What we call a "Boondoggle," the Brits. call a "White Elephant." "HS2" is the British proposed high-speed train from London through Birmingham to Edinburgh.
What's important about this story, and the opposition has been vocal and widespread, is that it's in the UK, one of the European countries with a long history of being railroad transit based. 'Everyone' takes trains everywhere in Great Britain. 'Everyone' knows the train timetables by heart. Therefore, if the train loving British object to HSR for many of the same reasons we do here in California, it bears paying attention to.
It should go without being said that, wherever HSR runs in Europe, including the UK, it is being subsidized by the government. Why should that be an issue? Is anything that the government subsidizes (with our tax dollars) necessarily a bad thing? Actually, not. Not if it provides the most benefit to the most people. One major example with which each and everyone of us is familiar is public-school education.
Let it be said that most Republicans in the US oppose this also and would wish all education to be privatized. In this case, while I certainly agree with the Republican opposition to HSR, I oppose the Republican opposition to public education.
Why? Because of the very low cost/benefits to the Nation's taxpayers derived from costly high-speed rail which serves only the affluent, unlike public education which clearly serves each and every child in our country. While HSR is being falsely portrayed as a major economic engine, when in fact it will be a debt burden, education is the preparation for each and every one of us to enter society and its economy; the more education, the healthier the economy.
California has had its trains since the mid to late 1800s. In this state, we have Amtrak passenger trains now. But, they remain a miniscule fraction of the modality we use to travel. In that context, one of the weakest arguments the HSR promoters make is the replacement contention. They claim that they will replace automobiles and flying with HSR. That, on the face of it, is absurd. As in Europe with a major continuous investment in high-speed rail, the highways and airways will remain crowded regardless of the rail advocates' contentions.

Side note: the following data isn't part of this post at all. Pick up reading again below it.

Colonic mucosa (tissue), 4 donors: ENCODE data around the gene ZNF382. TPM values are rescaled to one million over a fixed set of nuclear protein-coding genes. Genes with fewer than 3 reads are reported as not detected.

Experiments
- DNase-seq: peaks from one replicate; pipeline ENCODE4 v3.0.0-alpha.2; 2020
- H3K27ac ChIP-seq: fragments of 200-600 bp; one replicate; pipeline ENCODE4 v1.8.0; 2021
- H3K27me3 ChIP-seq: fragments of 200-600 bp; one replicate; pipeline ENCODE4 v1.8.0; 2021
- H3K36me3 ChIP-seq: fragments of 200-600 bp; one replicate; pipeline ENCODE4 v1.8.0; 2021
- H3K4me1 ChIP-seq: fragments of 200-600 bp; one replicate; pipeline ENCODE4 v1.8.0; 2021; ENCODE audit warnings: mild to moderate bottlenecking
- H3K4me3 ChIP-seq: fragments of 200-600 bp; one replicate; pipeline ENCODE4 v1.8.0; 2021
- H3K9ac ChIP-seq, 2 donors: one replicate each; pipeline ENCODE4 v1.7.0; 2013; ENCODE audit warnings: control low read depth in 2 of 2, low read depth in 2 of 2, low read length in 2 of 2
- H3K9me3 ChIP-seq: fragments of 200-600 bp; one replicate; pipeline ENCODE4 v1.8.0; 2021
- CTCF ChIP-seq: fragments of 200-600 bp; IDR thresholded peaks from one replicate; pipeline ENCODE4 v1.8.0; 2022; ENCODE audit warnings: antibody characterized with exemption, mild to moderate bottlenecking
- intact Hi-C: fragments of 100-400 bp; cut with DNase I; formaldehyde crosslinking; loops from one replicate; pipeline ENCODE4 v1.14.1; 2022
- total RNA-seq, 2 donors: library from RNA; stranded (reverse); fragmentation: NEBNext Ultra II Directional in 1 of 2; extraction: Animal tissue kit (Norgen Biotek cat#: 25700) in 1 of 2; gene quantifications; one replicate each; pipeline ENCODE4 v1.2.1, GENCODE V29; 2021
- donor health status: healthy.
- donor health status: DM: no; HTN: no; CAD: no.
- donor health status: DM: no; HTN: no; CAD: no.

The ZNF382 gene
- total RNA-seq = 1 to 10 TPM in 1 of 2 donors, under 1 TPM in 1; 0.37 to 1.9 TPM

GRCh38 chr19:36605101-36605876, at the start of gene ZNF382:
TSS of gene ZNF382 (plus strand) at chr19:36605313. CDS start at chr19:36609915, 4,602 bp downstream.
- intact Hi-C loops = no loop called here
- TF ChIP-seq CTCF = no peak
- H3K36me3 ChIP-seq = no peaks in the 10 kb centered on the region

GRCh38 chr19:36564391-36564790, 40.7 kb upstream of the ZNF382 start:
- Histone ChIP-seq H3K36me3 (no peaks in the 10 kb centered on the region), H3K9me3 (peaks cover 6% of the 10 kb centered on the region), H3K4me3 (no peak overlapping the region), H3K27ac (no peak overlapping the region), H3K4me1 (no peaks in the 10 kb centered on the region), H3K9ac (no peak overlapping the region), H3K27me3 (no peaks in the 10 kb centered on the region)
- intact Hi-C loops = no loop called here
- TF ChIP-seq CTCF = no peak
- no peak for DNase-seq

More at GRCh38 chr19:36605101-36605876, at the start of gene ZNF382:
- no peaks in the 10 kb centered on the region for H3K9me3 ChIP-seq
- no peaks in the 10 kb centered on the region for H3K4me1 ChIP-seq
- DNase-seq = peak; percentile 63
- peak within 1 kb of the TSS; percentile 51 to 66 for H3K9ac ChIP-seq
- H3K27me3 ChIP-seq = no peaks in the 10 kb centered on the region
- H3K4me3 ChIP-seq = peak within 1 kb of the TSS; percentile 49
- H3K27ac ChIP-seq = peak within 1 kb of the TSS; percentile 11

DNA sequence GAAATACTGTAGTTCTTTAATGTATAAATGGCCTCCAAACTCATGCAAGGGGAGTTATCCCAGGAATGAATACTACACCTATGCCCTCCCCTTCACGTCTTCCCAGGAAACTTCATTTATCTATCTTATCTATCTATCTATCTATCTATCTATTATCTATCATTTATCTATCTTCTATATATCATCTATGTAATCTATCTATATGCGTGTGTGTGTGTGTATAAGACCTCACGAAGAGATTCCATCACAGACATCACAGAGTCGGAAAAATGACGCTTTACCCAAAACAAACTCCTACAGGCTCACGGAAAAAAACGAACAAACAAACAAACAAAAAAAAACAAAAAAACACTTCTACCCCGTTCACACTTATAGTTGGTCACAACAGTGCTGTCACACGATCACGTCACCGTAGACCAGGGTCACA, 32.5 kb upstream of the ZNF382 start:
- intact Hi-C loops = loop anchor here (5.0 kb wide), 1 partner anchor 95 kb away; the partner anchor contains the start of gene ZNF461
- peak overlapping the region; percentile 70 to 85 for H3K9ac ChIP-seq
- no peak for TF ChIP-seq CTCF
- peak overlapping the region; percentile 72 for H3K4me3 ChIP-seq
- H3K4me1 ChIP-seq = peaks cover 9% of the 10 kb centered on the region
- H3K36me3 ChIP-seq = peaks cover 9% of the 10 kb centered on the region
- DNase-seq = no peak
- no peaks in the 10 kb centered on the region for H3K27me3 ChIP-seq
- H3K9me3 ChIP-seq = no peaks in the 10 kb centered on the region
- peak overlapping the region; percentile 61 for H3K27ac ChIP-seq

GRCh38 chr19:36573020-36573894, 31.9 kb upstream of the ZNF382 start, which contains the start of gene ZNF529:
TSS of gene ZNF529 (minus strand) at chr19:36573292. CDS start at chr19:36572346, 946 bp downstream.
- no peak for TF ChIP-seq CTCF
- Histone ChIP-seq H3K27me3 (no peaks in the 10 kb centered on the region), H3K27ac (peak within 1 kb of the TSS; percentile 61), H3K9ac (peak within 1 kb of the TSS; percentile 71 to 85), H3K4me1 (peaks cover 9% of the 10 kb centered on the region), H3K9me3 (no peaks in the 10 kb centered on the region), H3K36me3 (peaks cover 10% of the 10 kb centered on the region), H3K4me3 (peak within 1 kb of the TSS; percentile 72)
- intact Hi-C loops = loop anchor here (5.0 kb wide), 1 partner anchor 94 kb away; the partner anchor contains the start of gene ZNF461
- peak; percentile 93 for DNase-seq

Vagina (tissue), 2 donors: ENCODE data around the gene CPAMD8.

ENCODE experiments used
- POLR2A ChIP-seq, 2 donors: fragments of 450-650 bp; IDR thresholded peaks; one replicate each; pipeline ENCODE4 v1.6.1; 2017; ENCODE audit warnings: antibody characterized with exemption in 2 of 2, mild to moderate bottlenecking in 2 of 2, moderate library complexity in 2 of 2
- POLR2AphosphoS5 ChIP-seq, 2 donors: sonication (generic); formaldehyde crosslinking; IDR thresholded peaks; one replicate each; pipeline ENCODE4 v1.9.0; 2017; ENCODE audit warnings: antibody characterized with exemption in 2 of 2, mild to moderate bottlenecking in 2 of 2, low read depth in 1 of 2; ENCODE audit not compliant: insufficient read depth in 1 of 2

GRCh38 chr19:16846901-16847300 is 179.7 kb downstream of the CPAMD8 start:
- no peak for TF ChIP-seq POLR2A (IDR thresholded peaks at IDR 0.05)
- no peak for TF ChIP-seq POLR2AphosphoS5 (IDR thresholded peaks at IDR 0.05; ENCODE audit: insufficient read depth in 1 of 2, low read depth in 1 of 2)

One reason it's ridiculous is that the rail promoters also claim an immense population increase. The logic appears to be that the more people come to California, the more they will take high-speed rail, while flying and driving less. The fact is the burden on all modes of transit will possibly increase, depending upon the economic and professional levels of those increasing the population. HSR certainly will not be a critical variable in that complex equation.
One last comment. I don't know how to say this mathematically, but there are cost/benefit ratios derived from the speed of trains. And, there is an optimal speed. That is to say, ever faster is not ever better.
Perhaps it is an asymptotic (somewhat S shaped) curve.
At some point on the speed curve, the costs (expressed in the broadest terms) far exceed the benefits. I propose that what we intend to build in California, a 220 mph train, is speed 'over-kill.' The costs of upgrading existing rail systems to higher speeds, say 125 to 150 mph, remains far more cost/effective than higher speeds.
That concept runs counter to the universally held myth in the US that more of anything is better. And, that is just not true.
Tory grassroots rebel against HS2 plans
A Conservative grassroots revolt against the Government's high speed rail plans will erupt into the open at the party's annual conference next weekend.
Members of STOP HS2 with their 10 foot high inflatable white elephant outside parliament Photo: PA
By David Harrison
7:00AM BST 25 Sep 2011
A Conservative grassroots revolt against the Government's high speed rail plans will erupt into the open at the party's annual conference.
Tory MPs, council leaders and activists will join campaigners in calling on ministers to abandon a £33 billion project to build new line between London and Birmingham then on to the North of England.
They will launch a "rail manifesto", arguing that the benefits promised by the scheme could be achieved at a fraction of the cost by improving the existing rail network.
The move will add to pressure on the Coalition to rethink its support for the scheme, with a final decision on whether to go ahead expected in the next few months.
The Government wants to build the London-Birmingham link by 2026, for an initial cost of £17 billion, then extend it to Manchester and Leeds by 2033.
It says the project, known as HS2, will help to bridge the North-South divide by cutting journey times and fuelling economic growth in the Midlands and North - where business leaders have backed the plans.